As we come to the end of 2022, obviously we have to share some of our highlights of the year!
Top live online learning Community posts
The most popular question on the Lightbulb Moment Community asked for recommendations on virtual platforms: Virtual Live Training Platform- still haven’t found what I’m looking for.
Whilst a lot of organisations are already set with their platform contract, people still want advice on the best platform for their circumstances. A lot of the top questions we had were technology related, which isn’t surprising as things are updating so quickly, compared to a few years ago when updates were few and far between.
You have to get the technology part right and feel confident with it, no matter how many or few of the options you use in your platform, so it makes a lot of sense that we get those details discussed on the Community.
The second most popular discussion was all about reflection questions and what’s good to ask at the end of the session. There were all sorts of great suggestions that can be applied to any kind of learning intervention, but I especially loved what Catherine Addis said about reflecting on learning. On courses she often starts “with an activity where they throw a digital ball around the screen to each other (and I insist they mime throwing and catching!) – on catching they talk about one thing that has stayed with them from a previous session. It helps with establishing a thread between sessions and also warming up.”
That sounds like great fun, and also good learning. I like it when we can make the most of the environment. However that’s not always the case…
Top live online learning podcasts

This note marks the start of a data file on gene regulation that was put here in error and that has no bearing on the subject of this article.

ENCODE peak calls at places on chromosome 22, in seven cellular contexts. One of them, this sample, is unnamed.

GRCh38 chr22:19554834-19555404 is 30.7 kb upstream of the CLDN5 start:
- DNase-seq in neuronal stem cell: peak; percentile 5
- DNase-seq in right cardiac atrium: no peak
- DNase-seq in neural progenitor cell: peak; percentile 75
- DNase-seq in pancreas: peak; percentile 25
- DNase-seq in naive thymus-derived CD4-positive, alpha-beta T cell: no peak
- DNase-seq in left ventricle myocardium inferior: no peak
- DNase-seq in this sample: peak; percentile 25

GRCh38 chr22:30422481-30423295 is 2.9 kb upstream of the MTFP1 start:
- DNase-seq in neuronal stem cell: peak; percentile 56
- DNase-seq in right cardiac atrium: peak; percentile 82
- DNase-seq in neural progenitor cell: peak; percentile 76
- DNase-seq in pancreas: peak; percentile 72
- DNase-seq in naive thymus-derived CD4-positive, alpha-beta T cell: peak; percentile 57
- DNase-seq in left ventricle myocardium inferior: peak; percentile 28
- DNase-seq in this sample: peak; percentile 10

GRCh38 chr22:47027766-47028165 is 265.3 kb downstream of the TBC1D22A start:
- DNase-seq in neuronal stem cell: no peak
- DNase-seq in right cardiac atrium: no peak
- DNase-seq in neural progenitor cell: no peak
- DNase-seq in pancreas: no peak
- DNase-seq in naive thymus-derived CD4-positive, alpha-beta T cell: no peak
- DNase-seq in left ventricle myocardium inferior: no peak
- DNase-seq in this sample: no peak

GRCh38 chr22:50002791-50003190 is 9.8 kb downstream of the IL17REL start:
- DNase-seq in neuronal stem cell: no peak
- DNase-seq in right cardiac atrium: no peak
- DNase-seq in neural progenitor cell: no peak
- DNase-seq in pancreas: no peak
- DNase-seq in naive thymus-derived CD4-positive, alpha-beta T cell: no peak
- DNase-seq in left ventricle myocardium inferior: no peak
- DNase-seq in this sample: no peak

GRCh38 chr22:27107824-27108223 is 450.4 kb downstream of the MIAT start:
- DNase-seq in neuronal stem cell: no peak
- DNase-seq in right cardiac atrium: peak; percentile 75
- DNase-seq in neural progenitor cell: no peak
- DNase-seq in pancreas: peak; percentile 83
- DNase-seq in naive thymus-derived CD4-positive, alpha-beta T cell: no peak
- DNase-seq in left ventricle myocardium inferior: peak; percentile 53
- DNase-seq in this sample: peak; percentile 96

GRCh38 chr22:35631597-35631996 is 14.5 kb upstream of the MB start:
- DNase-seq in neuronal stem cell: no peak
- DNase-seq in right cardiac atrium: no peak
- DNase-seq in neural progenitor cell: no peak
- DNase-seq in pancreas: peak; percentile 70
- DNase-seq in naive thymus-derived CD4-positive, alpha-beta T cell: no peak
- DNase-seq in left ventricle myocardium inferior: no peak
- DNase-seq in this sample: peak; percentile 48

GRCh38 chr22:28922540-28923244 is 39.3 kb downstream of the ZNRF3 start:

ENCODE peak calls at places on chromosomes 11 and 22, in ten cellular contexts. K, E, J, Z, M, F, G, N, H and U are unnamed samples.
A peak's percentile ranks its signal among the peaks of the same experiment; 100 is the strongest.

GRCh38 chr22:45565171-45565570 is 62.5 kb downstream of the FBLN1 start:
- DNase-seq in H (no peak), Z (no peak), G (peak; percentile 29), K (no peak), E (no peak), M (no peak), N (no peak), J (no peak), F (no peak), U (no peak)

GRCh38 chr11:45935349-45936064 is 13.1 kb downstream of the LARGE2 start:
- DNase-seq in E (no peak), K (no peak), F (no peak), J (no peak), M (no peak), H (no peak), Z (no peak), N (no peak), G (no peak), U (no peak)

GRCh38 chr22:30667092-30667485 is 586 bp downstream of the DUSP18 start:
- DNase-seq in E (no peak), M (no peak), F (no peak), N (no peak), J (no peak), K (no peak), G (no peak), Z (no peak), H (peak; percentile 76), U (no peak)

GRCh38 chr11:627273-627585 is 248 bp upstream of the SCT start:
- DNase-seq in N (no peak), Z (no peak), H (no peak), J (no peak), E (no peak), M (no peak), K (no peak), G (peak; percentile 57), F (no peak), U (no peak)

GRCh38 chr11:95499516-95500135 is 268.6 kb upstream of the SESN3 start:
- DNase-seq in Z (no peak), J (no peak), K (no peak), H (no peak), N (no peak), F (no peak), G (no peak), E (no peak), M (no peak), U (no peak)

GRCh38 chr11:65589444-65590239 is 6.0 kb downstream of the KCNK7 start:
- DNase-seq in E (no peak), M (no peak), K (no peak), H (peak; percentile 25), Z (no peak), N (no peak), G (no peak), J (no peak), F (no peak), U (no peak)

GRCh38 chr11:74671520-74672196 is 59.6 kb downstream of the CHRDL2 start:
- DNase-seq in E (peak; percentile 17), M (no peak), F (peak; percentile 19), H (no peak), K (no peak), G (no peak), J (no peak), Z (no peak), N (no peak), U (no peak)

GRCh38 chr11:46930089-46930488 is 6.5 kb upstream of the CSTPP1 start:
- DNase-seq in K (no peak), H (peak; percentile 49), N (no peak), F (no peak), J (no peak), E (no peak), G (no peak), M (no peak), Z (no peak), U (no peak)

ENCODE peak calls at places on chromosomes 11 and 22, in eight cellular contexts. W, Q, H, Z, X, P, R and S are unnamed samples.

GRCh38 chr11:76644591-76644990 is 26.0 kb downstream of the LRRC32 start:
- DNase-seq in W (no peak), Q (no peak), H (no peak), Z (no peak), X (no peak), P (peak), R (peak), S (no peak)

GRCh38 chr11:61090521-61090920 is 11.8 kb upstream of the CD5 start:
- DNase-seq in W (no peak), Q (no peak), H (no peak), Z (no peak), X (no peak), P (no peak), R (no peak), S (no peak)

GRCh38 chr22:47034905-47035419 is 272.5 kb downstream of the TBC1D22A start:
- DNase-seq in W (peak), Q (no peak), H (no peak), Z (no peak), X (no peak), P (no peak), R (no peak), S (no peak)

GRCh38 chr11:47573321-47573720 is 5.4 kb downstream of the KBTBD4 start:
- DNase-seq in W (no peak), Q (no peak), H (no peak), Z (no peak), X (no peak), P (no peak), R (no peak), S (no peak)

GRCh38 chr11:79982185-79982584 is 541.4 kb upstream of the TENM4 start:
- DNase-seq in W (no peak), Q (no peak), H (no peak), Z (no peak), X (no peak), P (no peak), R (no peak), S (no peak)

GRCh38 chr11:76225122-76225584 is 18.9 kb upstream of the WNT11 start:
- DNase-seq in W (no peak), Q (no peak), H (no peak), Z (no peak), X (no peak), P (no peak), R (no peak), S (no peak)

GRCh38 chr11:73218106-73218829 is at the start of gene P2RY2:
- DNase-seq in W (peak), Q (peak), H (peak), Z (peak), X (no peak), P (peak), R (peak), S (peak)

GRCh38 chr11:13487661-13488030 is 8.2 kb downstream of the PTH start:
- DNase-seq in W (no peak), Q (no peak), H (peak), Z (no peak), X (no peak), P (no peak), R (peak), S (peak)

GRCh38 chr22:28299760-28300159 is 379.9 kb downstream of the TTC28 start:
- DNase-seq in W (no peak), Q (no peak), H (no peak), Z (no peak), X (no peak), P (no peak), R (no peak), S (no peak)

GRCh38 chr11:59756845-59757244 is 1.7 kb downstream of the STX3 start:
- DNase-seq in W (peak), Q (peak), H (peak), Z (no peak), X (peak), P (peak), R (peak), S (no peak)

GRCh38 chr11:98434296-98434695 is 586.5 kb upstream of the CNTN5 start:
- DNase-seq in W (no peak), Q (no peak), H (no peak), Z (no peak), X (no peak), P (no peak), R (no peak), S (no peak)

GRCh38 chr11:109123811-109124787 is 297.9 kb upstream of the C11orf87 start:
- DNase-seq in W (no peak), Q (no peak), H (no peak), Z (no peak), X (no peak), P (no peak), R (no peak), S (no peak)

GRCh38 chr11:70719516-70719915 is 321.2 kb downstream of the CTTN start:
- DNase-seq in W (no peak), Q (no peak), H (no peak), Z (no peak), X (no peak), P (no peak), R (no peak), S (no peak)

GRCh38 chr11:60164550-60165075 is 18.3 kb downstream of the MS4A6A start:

One of our top two podcasts this year was episode 46, “Virtual Learning Fails”. We asked people on social media and our Community to share with us all sorts of pet peeves when it came to virtual engagement. This was the episode where we mentioned that Roger Courville said just one word: “BIOrrhea”! This is where someone is talking so much about themselves for so long, which I hate too! In the podcast we also talked about terrible ice breakers, awful slides and so much more. A great list of what-not-to-dos!
This year’s most popular podcast was with Janet Webb, where we discussed the design of her discussion-based session. I’d attended a pilot Janet delivered and I thought her design was so focused and elegant I just wanted to share it with other people. And it also really highlighted the move from panic delivery during Covid, to developing the professional performance we are encouraging now.
Top live online learning blogs
I’m delighted that the most popular of the blog posts from 2022 is How we learn (spoiler: it’s not learning styles). I put this blog together to address debunking learning styles and I link to articles about that, but I also link to articles with strategies that can work. I’m really glad that this is so popular, we have a fair few blogs along similar lines where I’m sharing something is debunked or what is actually sound scientific research to do with learning and training, so this warms my heart.
The second top blog this year is Warning: hybrid events don’t work without virtual skills – focusing on the case study report that I wrote with Laura Overton.
We called it “A journey into rethinking hybrid conferences” because Laura and I really did want to reinvent the hybrid conference. We were asked to work on one together and didn’t want just another event where the people at the physical location had a great time and live online people just watched the fun remotely and didn’t get involved.